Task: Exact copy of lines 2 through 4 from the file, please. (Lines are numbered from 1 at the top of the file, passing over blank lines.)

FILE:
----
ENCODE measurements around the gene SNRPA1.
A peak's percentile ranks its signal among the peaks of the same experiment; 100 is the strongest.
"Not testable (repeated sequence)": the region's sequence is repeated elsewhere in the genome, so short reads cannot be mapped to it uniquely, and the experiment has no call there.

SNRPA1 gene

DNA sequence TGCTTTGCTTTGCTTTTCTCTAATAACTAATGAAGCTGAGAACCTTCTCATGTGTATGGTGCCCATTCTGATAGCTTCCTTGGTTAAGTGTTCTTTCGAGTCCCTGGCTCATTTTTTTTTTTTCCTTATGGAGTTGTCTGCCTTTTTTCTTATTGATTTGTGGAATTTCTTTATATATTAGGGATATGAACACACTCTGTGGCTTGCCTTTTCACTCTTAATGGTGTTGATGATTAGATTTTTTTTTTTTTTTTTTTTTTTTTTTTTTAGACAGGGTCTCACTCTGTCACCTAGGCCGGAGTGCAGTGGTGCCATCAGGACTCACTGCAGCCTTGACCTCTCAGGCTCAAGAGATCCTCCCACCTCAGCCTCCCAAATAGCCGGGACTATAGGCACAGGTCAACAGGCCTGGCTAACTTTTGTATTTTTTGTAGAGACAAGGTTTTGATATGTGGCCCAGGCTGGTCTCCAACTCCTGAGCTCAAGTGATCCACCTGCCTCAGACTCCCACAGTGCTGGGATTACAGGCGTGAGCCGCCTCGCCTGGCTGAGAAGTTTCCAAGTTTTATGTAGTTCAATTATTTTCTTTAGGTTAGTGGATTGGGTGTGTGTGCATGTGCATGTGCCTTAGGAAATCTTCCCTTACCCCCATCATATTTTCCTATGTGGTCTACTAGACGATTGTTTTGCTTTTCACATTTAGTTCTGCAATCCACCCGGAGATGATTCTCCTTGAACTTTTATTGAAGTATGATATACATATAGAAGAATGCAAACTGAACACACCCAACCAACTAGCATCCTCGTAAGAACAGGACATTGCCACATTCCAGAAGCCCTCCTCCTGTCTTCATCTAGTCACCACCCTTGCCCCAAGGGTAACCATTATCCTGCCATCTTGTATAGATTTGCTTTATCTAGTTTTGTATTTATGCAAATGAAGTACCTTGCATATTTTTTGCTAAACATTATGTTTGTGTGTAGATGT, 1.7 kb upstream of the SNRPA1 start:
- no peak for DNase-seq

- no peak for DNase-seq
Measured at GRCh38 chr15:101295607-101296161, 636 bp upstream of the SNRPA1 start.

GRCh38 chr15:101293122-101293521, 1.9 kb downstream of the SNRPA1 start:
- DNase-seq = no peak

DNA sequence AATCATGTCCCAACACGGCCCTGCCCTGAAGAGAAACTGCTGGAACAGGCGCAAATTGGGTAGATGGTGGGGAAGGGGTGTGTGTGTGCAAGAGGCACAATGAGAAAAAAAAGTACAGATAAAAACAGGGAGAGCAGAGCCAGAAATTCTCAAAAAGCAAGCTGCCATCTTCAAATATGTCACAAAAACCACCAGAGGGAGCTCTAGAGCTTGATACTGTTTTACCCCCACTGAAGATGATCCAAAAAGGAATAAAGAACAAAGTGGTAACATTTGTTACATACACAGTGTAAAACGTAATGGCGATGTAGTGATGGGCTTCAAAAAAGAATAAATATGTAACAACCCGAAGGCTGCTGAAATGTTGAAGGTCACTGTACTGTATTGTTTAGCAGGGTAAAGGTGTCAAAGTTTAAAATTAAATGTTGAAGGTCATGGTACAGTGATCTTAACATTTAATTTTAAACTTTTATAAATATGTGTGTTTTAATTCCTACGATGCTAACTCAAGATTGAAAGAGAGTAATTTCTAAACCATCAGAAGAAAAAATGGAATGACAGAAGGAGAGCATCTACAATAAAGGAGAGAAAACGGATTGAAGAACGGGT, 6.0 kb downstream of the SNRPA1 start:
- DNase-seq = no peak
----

A peak's percentile ranks its signal among the peaks of the same experiment; 100 is the strongest.
"Not testable (repeated sequence)": the region's sequence is repeated elsewhere in the genome, so short reads cannot be mapped to it uniquely, and the experiment has no call there.

SNRPA1 gene